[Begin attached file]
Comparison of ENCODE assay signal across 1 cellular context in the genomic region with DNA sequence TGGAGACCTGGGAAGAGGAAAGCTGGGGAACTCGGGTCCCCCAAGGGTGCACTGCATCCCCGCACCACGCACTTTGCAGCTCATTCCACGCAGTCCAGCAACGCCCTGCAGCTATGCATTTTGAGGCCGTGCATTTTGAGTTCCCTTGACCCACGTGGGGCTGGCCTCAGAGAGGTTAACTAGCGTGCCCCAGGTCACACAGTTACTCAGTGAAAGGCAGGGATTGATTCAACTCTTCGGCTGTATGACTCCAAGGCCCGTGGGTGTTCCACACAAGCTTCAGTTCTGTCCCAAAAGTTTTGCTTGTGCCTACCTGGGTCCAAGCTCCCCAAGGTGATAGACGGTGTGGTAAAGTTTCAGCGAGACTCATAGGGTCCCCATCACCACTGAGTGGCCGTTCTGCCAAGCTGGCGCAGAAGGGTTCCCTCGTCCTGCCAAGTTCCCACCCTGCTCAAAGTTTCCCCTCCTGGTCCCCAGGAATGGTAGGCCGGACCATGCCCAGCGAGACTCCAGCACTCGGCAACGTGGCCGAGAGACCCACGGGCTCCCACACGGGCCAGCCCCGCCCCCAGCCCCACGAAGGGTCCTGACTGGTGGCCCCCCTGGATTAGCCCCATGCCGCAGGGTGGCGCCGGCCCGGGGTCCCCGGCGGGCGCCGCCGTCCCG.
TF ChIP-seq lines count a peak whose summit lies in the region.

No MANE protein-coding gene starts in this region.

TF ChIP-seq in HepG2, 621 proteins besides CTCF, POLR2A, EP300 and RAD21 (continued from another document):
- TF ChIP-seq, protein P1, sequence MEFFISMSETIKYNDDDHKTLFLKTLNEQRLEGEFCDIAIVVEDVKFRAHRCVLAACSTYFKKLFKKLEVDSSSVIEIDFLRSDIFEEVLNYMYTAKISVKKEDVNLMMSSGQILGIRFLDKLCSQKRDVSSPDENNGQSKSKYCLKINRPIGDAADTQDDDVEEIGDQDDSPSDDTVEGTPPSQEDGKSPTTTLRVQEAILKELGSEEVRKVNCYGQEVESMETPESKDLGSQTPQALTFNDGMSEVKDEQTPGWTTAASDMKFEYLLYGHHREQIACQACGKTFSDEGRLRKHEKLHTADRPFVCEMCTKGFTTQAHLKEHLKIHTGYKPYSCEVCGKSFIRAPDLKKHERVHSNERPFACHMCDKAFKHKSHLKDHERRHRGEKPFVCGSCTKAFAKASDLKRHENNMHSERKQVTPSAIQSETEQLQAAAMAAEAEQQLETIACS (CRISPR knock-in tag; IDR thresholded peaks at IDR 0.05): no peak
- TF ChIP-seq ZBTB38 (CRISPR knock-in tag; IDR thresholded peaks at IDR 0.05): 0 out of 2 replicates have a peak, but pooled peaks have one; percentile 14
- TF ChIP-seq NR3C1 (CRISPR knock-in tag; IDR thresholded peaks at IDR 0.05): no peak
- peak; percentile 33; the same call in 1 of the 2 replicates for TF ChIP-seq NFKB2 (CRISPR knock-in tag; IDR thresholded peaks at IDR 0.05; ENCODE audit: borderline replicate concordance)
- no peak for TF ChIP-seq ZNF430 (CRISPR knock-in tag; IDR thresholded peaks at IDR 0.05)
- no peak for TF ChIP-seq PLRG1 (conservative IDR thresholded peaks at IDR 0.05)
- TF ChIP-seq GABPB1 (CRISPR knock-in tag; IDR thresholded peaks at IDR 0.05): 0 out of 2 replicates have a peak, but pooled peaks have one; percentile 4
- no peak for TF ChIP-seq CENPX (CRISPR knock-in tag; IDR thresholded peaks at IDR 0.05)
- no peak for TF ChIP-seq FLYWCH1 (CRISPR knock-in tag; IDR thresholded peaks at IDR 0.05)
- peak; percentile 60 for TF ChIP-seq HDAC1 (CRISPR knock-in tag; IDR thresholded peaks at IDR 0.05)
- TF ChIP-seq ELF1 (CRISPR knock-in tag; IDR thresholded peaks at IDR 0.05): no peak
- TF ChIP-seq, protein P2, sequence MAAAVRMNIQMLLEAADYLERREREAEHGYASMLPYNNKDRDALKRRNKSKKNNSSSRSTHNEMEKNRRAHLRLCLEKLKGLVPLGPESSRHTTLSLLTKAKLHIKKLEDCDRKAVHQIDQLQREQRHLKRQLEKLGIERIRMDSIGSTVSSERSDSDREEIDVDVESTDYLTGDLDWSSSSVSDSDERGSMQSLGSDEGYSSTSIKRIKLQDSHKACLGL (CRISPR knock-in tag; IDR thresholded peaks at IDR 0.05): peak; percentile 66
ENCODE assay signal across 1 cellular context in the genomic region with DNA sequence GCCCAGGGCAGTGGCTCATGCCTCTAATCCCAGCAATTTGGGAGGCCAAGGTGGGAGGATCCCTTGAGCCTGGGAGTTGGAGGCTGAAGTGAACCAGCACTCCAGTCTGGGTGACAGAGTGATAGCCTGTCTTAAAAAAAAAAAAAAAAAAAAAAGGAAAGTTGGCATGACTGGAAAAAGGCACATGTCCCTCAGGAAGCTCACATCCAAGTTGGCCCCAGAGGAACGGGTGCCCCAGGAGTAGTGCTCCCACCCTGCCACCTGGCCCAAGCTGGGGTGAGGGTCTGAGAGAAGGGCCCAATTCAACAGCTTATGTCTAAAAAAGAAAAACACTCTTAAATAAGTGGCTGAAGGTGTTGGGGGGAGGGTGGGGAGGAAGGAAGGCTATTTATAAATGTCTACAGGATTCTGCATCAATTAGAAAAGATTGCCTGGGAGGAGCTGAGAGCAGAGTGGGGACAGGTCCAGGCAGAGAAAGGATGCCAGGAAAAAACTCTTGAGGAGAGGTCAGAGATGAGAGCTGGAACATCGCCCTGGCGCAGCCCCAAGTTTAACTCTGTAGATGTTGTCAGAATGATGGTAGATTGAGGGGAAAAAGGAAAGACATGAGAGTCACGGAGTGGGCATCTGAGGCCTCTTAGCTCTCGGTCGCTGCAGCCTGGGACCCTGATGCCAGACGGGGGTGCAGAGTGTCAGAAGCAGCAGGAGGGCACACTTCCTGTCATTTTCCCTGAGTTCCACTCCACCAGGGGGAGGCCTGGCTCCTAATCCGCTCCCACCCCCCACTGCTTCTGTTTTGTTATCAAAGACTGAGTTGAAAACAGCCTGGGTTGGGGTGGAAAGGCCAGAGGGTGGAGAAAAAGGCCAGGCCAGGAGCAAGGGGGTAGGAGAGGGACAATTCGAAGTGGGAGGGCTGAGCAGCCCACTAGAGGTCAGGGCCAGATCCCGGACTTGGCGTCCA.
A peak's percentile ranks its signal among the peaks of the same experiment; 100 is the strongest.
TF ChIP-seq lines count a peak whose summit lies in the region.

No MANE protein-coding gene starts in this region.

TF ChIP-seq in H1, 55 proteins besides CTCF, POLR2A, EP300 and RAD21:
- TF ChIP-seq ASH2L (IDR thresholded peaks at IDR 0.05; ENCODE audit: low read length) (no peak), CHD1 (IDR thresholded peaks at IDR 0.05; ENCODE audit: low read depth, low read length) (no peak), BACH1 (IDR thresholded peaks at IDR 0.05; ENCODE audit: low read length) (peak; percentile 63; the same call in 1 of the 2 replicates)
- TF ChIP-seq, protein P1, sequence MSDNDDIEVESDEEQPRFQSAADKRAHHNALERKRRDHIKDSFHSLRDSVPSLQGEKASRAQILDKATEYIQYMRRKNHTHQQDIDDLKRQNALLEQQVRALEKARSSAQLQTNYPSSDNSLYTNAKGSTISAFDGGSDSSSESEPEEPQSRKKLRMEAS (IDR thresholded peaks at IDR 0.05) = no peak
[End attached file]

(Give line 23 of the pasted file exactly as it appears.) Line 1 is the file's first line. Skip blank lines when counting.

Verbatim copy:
- TF ChIP-seq, protein P1, sequence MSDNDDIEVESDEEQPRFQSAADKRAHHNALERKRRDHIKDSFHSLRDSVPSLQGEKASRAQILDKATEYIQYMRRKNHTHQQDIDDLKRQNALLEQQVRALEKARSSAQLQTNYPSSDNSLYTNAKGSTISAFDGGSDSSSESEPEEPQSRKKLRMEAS (IDR thresholded peaks at IDR 0.05) = no peak